In 2015, Pixar reminded everyone what they can do—make people laugh and cry in equal measure while reaching out to hug the nearest stranger—with Inside Out, but then they went on a run that included one admirable misfire (The Good Dinosaur) and two sequels (Finding Dory and Cars 3). The last couple years have not been Pixar’s best, but they’re poised to bounce back with Coco, the story of a boy who longs for more than his family’s provincial life, who must go where the (dead) people are to learn a lesson about family and belonging. Coco is a mash-up of tried and true Disney themes painted with Pixar’s distinctive brush. It is in turns cute, tear-jerking, and hella creepy.
Miguel (Anthony Gonzalez) dreams of being a musician like his hero, Ernesto De La Cruz, a legendary singer, but his family has banned music after a musician left his great-great-grandmother heartbroken. Miguel’s family shut out music and became shoemakers, but Miguel practices guitar in secret while watching old tapes of Ernesto De La Cruz. Then, thanks to a really-pushing-it thin premise, Miguel ends up in the Land of the Dead on Día de los Muertos, where he pursues Ernesto, who he now believes to be his banished great-great-grandfather. Pixar’s best films are distinguished by strong openings (see also: Up and WALL-E), but Coco’s opening is a little tortured, contorting through plot devices and contrivances to ensure Miguel ends up in the Land of the Dead. Once he’s there, though, Coco takes off.
Of course, if you’ve seen the Guillermo Del Toro-produced The Book of Life, Coco won’t look quite so spectacular, but if you haven’t, Coco’s take on the afterlife is a neon cornucopia of never-ending spectacle, from the tram system that carts skeletons about, to an EXCELLENT bit with Frida Kahlo, to the fanciful alebrijes, the spirit animals that roam the Land of the Dead. Miguel’s Virgil-esque guide through this world is Hector (Gael Garcia Bernal), a run-down skeleton desperate to cross over to the world of the living. In a cute bit, the dead have to pass through a TSA-like checkpoint and confirm their photo is placed on an ofrenda on Día de los Muertos. No one has put up Hector’s photo, so he cannot cross over.
And this is where Coco becomes irretrievably creepy. It’s not outright macabre like A Nightmare Before Christmas, but this is the most unintentionally WTF nightmare-inducing sh*t in a kids’ movie in recent memory. As Hector explains, if a skeleton is not remembered, they will fade permanently. Hector, whose photo is on no ofrenda, is beginning to fade, and he wants Miguel, once he’s restored to his living family, to put his photo on Miguel’s family ofrenda, so that Hector won’t die, permanently. Now, there’s a whole sweet moral about the importance of honoring family and treasuring loved ones even after they’re gone, but there are definitely some creepy-minded kids who will see the unintended lesson in Coco, and that is that your parents will die, you will die, everyone you know will die, and you might get to live in a fun skeleton circus for a while, but eventually everyone will forget you and you will literally fade into nothingness. Yay fun family movie!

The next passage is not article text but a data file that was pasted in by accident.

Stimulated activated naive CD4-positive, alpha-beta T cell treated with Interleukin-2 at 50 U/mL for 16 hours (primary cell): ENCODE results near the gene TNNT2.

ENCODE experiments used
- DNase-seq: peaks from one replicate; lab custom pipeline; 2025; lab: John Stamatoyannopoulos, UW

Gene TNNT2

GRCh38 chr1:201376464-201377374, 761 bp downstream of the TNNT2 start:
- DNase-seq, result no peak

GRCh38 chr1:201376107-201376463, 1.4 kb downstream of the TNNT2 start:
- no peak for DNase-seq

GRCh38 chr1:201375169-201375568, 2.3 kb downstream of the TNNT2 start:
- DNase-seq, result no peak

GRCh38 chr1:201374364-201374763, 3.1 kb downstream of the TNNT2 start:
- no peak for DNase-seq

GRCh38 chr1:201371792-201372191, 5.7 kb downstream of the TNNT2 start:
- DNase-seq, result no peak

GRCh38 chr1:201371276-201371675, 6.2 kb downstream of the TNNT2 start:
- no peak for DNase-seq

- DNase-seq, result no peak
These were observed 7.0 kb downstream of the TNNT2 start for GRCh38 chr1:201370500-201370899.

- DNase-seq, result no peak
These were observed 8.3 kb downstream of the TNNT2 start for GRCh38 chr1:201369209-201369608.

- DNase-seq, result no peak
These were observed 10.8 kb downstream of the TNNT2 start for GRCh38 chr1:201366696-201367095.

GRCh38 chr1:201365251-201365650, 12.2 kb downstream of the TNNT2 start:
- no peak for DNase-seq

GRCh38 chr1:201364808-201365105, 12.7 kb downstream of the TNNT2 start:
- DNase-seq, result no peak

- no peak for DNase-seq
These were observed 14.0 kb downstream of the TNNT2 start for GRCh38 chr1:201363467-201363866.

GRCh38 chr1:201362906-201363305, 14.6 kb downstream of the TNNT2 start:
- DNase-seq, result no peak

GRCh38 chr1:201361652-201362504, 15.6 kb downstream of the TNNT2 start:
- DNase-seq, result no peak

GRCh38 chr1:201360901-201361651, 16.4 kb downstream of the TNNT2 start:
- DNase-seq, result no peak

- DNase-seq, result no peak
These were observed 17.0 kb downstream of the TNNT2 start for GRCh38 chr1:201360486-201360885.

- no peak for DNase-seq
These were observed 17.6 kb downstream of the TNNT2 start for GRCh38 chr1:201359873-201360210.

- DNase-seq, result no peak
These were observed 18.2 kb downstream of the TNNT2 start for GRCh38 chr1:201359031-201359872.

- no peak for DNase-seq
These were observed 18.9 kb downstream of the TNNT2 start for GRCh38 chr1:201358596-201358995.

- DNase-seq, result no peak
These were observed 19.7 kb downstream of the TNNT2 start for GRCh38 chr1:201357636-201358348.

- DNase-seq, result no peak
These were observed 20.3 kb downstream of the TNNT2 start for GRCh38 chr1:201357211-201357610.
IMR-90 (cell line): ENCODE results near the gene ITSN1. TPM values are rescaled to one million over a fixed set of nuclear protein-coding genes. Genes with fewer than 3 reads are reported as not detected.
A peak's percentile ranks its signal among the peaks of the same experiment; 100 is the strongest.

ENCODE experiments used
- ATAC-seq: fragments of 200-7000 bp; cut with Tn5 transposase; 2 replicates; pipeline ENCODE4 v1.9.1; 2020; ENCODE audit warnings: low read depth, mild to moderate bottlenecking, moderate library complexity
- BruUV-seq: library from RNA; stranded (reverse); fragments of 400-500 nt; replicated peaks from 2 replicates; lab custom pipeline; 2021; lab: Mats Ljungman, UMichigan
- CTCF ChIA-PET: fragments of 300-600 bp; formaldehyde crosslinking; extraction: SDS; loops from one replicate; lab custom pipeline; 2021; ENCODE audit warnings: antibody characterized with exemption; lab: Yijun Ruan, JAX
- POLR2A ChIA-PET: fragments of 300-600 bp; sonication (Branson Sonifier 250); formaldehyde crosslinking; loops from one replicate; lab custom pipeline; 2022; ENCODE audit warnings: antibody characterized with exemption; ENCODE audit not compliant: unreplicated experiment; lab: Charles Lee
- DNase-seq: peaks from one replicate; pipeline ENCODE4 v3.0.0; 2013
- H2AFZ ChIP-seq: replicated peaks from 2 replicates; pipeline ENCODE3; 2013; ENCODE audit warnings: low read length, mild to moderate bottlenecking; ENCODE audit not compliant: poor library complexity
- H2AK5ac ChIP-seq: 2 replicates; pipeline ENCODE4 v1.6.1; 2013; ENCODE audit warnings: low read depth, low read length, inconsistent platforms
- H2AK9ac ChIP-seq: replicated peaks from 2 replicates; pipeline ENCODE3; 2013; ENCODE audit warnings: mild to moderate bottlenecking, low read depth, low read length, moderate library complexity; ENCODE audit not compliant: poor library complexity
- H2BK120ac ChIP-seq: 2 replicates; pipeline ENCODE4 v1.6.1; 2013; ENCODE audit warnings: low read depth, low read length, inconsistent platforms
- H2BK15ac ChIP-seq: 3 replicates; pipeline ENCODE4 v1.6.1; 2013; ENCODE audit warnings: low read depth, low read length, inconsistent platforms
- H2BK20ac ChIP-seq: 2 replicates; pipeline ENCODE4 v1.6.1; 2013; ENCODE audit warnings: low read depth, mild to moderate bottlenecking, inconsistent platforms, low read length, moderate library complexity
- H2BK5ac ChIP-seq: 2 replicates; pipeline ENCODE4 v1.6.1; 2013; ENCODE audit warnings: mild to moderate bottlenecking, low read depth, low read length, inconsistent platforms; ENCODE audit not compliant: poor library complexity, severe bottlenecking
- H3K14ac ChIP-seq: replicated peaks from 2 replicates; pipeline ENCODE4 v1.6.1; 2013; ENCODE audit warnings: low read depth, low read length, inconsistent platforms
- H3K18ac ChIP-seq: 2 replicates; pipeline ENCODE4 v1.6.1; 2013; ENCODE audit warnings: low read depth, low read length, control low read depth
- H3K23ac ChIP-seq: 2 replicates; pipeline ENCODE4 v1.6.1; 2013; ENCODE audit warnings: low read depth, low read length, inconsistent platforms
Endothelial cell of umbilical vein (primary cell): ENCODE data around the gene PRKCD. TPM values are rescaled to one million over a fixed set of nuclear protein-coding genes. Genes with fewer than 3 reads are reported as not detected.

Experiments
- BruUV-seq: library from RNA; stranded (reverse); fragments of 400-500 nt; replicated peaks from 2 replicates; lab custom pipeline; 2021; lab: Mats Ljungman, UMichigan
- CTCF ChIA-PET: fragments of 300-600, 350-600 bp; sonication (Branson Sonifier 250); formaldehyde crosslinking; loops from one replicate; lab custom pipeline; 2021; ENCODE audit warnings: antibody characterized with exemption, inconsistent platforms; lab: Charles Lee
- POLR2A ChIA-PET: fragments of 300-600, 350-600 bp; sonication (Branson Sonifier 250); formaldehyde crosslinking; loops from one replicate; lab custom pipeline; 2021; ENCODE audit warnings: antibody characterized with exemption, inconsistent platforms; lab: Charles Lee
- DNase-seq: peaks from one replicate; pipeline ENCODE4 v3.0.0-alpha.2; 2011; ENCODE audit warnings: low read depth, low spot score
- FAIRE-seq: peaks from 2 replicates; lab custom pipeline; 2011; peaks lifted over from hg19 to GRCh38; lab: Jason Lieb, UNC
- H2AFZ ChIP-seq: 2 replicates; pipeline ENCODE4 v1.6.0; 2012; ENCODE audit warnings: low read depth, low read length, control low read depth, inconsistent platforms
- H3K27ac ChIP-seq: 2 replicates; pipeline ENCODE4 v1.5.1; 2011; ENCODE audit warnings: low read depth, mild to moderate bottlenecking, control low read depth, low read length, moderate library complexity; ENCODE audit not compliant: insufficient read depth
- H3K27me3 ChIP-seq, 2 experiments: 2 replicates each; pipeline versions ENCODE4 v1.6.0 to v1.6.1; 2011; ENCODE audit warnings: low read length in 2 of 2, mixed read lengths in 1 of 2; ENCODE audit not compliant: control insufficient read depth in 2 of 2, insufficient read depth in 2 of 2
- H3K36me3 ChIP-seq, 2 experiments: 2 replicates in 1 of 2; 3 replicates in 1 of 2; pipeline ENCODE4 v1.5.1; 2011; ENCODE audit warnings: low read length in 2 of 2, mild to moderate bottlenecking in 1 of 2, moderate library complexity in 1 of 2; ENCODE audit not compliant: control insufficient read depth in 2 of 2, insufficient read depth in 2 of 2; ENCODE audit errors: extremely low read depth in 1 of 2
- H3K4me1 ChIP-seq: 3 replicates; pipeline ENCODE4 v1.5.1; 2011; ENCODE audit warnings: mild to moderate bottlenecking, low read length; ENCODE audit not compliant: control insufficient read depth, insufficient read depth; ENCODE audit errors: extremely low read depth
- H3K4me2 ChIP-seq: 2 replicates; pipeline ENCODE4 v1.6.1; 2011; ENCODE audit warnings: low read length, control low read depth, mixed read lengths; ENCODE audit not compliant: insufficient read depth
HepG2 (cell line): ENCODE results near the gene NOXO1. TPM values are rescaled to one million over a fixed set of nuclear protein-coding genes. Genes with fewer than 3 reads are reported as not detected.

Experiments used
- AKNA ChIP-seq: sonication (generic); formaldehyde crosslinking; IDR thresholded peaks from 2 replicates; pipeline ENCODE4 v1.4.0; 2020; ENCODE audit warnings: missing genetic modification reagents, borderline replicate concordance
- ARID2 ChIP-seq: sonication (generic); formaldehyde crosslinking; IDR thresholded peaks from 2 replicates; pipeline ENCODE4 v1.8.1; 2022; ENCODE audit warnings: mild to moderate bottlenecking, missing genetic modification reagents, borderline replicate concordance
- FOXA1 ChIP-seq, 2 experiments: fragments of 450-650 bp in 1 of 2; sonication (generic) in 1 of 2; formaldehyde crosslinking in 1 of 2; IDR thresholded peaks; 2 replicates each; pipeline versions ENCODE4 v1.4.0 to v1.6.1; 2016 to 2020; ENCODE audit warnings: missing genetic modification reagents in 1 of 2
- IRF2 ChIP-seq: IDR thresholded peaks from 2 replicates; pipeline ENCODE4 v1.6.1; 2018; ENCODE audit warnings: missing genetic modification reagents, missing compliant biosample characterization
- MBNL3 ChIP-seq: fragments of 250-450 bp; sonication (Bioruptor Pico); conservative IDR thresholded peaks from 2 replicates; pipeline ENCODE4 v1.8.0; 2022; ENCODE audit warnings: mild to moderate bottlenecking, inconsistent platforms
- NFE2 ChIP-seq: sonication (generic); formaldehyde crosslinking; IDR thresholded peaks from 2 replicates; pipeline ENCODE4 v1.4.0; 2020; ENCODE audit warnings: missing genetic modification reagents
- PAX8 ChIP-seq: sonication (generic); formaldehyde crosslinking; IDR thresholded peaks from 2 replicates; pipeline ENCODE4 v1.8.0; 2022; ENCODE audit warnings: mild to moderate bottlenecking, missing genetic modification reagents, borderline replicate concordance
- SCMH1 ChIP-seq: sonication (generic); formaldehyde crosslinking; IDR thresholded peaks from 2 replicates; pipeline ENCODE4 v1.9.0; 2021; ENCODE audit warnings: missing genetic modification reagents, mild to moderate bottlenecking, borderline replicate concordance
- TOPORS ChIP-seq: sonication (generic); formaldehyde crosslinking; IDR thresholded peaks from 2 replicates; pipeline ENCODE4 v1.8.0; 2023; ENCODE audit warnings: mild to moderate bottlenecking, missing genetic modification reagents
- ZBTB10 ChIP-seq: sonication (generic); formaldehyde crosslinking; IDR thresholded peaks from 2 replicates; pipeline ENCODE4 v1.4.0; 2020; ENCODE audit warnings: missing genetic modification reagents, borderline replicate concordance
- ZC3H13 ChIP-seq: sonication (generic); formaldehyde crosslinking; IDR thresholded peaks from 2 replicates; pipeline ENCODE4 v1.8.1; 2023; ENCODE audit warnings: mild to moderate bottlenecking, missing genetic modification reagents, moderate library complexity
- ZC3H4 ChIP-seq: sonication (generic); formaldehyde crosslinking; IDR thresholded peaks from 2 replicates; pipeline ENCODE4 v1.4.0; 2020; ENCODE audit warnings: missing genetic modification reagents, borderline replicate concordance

Don’t get me wrong, Coco is perfectly enjoyable. It’s lovely to look at, Miguel is adorable, the music is great, and if the story is a little contrived, the (intended) message works. And it’s nice to see a movie like this aimed at a culture that isn’t white Middle America (although it does trend dangerously close to exoticism at times). But it does not seem like anyone thought through the implication of the “rules” of the Land of the Dead, because holy f*ck is that some stark sh*t for little kids. Also, besides the whole “you and everyone you love will die and be forgotten” thing, Miguel’s great-grandmother has Alzheimer’s, which is super…fun. Remember the grandma in Moana and how she was kooky? Well this abuela is slowly sliding into oblivion, forgetting her family one memory at a time! Happy Thanksgiving! But seriously, if you want to know whether or not your kid is creepy, ask them what lesson they learned from Coco. If they say, “You will die and I will forget you,” then congratulations, you’ve got a Goth.